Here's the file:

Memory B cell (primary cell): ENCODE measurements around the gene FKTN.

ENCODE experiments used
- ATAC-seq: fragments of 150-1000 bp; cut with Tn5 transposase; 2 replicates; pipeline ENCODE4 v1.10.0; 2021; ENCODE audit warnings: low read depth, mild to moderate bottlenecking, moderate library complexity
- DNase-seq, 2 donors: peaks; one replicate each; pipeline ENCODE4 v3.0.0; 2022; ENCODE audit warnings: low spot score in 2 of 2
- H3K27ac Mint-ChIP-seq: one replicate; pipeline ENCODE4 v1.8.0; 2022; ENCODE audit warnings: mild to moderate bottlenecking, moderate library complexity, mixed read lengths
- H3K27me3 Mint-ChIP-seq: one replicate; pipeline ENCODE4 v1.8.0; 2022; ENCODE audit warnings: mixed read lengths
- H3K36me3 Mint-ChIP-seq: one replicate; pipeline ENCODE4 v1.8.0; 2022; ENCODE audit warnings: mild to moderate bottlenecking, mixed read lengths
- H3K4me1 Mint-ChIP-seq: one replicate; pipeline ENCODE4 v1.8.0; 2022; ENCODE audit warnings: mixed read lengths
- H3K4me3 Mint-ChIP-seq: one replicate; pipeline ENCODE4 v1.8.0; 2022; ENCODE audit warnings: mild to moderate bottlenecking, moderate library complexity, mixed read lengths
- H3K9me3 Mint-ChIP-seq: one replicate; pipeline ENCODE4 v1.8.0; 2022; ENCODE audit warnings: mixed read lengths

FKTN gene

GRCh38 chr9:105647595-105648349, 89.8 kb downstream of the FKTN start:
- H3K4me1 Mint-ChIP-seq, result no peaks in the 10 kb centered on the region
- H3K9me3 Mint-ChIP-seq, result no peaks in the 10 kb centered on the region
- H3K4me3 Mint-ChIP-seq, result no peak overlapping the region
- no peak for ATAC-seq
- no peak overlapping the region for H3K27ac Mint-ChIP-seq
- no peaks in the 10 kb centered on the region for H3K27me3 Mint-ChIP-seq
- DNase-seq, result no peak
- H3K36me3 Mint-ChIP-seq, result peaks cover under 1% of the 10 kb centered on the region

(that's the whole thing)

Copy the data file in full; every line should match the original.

Memory B cell (primary cell): ENCODE measurements around the gene FKTN.

ENCODE experiments used
- ATAC-seq: fragments of 150-1000 bp; cut with Tn5 transposase; 2 replicates; pipeline ENCODE4 v1.10.0; 2021; ENCODE audit warnings: low read depth, mild to moderate bottlenecking, moderate library complexity
- DNase-seq, 2 donors: peaks; one replicate each; pipeline ENCODE4 v3.0.0; 2022; ENCODE audit warnings: low spot score in 2 of 2
- H3K27ac Mint-ChIP-seq: one replicate; pipeline ENCODE4 v1.8.0; 2022; ENCODE audit warnings: mild to moderate bottlenecking, moderate library complexity, mixed read lengths
- H3K27me3 Mint-ChIP-seq: one replicate; pipeline ENCODE4 v1.8.0; 2022; ENCODE audit warnings: mixed read lengths
- H3K36me3 Mint-ChIP-seq: one replicate; pipeline ENCODE4 v1.8.0; 2022; ENCODE audit warnings: mild to moderate bottlenecking, mixed read lengths
- H3K4me1 Mint-ChIP-seq: one replicate; pipeline ENCODE4 v1.8.0; 2022; ENCODE audit warnings: mixed read lengths
- H3K4me3 Mint-ChIP-seq: one replicate; pipeline ENCODE4 v1.8.0; 2022; ENCODE audit warnings: mild to moderate bottlenecking, moderate library complexity, mixed read lengths
- H3K9me3 Mint-ChIP-seq: one replicate; pipeline ENCODE4 v1.8.0; 2022; ENCODE audit warnings: mixed read lengths

FKTN gene

GRCh38 chr9:105647595-105648349, 89.8 kb downstream of the FKTN start:
- H3K4me1 Mint-ChIP-seq, result no peaks in the 10 kb centered on the region
- H3K9me3 Mint-ChIP-seq, result no peaks in the 10 kb centered on the region
- H3K4me3 Mint-ChIP-seq, result no peak overlapping the region
- no peak for ATAC-seq
- no peak overlapping the region for H3K27ac Mint-ChIP-seq
- no peaks in the 10 kb centered on the region for H3K27me3 Mint-ChIP-seq
- DNase-seq, result no peak
- H3K36me3 Mint-ChIP-seq, result peaks cover under 1% of the 10 kb centered on the region